In chronic viral infection, PD-1 has been identified as a marker of dysfunctional or exhausted CD8+ T cells (Barber et al., 2006). Furthermore, it has been observed that there is a hierarchy of T cell exhaustion with CTL function and production of IL-2 being compromised first, followed by loss of TNF and then IFN-γ (Wherry et al., 2003). Therefore, to determine whether any of the Tim-3– and PD-1–expressing TILs exhibited exhausted phenotype, we isolated CD8+ TILs and examined their production of IL-2, TNF, and IFN-γ directly ex vivo. We found that the Tim-3+PD-1+ TILs exhibited the most profound impairment in production of IL-2, TNF, and IFN-γ when compared with Tim-3−PD-1+ TILs and Tim-3−PD-1− TILs (Fig. 3 A). Surprisingly, the Tim-3−PD-1+ TILs produced the most IFN-γ among the three populations of TILs and showed significantly less impairment in the production of IL-2 and TNF than the Tim-3+PD-1+ TILs. These data suggest that the Tim-3+PD-1+ TILs represent the most exhausted TILs and that Tim-3−PD-1+ TILs may contain a mixture of exhausted T cells and effector T cells. To further confirm these observations, we determined the abundance of Tim-3+PD-1+ cells and Tim-3−PD-1+ cells within the cytokine-producing and -nonproducing TILs (Fig. 3 B). We found that Tim-3+PD-1+ cells are the most abundant (55–60%) population among cytokine-nonproducing TILs, outnumbering Tim-3−PD-1+ cells by three- to fourfold. Examination of cytokine-producing TILs revealed that Tim-3+PD-1+ cells are less abundant than Tim-3−PD-1+ among IL-2–producing TILs. A similar trend was observed with TNF, although this did not reach statistical significance. Both populations were equally represented among IFN-γ–producing TILs. Interestingly, this stepwise loss in abundance of Tim-3+PD-1+ cells among cytokine-producing TILs seems to follow the hierarchy of T cell exhaustion, suggesting that exhaustion is likely a dynamic process in vivo and that Tim-3+PD-1+ cells may be the first to develop exhausted phenotype.
As stated in the previous paragraph, loss of the ability to proliferate in response to TCR stimulation is among the first effector functions lost in exhausted T cells. We therefore examined the ability of TILs to proliferate directly ex vivo by determining expression of Ki-67, a nuclear protein expressed by cells which have entered into cell cycle. However, it has been noted that in individuals chronically infected with HIV, cells that are arrested in G1 can express Ki-67+ (Combadière et al., 2000). We therefore also examined DNA content by simultaneously staining with TO-PRO-3 iodide. By doing so, we can discern cells arrested in G1 from cells that have progressed to S, G2, and M phase. We isolated TILs and stimulated them directly ex vivo before examination of Ki-67 expression and DNA content. We then determined the abundance of Tim-3+PD-1+ and Tim-3−PD-1+ cells in G0, G1, and S-M phases of cell cycle (Fig. 4 A). We found that Tim-3+PD-1+ cells are the most abundant population that is stuck in G0, outnumbering Tim-3−PD-1+ cells by 5 to 1 (Fig. 4 B). Interestingly, when we examined cells that have progressed to the G1 and S-M phases, we found that Tim-3+PD-1+ cells steadily decrease in number, whereas Tim-3−PD-1+ cells steadily increase with progression through cell cycle. Collectively, our data strongly support that coexpression of Tim-3 and PD-1 marks the most exhausted population of TILs, which fail to proliferate and produce IL-2, TNF, and IFN-γ.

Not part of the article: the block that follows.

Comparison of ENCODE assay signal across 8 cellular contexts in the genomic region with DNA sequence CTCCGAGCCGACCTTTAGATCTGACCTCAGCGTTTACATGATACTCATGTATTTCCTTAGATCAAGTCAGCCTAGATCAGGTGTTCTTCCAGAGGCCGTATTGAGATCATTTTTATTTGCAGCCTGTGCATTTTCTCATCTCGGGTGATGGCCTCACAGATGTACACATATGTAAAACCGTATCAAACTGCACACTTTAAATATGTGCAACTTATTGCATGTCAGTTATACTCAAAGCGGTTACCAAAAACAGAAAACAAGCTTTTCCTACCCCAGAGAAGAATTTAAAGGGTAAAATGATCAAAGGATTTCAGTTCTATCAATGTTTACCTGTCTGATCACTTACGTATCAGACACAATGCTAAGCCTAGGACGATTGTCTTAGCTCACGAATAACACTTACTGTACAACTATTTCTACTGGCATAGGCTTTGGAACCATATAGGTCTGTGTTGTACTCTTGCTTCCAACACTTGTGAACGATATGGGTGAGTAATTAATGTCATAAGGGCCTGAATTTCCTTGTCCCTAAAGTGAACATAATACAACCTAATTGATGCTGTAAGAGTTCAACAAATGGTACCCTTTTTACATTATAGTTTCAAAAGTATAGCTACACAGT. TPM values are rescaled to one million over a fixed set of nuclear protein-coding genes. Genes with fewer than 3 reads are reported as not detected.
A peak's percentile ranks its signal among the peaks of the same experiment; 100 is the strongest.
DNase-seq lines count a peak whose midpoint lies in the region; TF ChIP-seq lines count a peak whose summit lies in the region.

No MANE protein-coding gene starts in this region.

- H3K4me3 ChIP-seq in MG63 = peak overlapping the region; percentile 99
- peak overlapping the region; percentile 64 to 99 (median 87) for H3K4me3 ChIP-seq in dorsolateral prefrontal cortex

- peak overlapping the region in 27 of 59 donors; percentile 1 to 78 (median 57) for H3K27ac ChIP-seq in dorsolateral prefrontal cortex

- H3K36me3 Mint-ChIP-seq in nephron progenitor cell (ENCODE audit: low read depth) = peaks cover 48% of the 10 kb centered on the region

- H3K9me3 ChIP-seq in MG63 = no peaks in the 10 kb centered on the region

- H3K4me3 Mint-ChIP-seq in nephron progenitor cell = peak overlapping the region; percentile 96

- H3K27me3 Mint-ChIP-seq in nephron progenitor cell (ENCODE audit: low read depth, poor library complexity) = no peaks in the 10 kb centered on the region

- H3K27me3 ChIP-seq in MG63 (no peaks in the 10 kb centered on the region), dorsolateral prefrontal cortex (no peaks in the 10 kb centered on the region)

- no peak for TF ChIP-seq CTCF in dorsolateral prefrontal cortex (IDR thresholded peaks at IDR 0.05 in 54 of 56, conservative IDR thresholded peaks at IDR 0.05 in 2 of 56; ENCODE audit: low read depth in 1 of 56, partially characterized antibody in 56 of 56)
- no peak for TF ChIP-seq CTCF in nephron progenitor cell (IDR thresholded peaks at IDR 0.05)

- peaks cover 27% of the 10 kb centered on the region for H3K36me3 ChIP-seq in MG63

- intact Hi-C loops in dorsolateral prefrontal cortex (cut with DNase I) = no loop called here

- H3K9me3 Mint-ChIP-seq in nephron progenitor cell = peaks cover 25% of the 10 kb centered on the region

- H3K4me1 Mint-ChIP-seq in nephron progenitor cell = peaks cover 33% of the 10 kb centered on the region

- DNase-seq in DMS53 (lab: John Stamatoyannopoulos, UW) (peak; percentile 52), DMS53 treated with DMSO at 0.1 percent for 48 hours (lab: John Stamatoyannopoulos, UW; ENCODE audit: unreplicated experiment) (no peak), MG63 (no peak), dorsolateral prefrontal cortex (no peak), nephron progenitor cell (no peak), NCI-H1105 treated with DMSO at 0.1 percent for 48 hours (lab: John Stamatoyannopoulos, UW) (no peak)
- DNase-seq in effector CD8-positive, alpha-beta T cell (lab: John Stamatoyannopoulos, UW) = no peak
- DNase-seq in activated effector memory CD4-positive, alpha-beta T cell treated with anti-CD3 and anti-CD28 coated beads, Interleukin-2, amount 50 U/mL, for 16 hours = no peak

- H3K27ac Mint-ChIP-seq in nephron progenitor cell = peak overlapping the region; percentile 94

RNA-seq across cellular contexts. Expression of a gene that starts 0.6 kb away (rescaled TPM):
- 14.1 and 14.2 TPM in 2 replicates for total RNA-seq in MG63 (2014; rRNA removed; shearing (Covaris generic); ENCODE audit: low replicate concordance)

Effect of targeting the Tim-3 and PD-1 signaling pathways in cancer
Our observations, along with the previous demonstrations that blockade of either the PD-1 or Tim-3 (Jones et al., 2008; Golden-Mason et al., 2009) signaling pathways can improve T cell function in the context of chronic infections, raised the possibility that combined targeting of these two pathways may prove to be the most efficacious means to restore anti-tumor immunity in vivo. Before commencing in vivo treatments, we first confirmed the expression of the PD-1 and Tim-3 ligands (PD-L1 and galectin-9, respectively) on CT26 tumor (Fig. S2). We then treated CT26 tumor-bearing mice with an anti–Tim-3 antibody, which was previously described to have blocking function in vivo (Monney et al., 2002), anti-PD-L1 antibody, anti–Tim-3 plus anti–PD-L1 antibodies, or control immunoglobulins. We found that treatment with anti–Tim-3 alone had little or no effect and treatment with anti–PD-L1 alone showed a trend toward delayed tumor growth, but this varied between experiments and did not reach statistical significance (Fig. 5). However, combined treatment with anti–Tim-3 and anti–PD-L1 resulted in a dramatic reduction in tumor growth, with 50% of the mice exhibiting complete tumor regression. Indeed, the mice from the combined anti–Tim-3 plus anti–PD-L1 group that exhibited complete regression remained tumor free even after rechallenge (unpublished data). Because CT26 tumor expresses PD-L1 but not Tim-3 (Fig. S2), we controlled for the possibility that anti–PD-L1 antibody could have direct inhibitory effects on tumor growth. We cultured CT26 tumor in the presence of anti–PD-L1 or control immunoglobulin and found that tumor proliferation was not affected (Fig. S3). We have also tested the effect of anti–Tim-3 plus anti–PD-L1 treatment in mice bearing B16 melanoma and found that mice receiving the combined treatment exhibit enhanced survival relative to control immunoglobulin, anti–Tim-3, or anti–PD-L1–treated mice (unpublished data).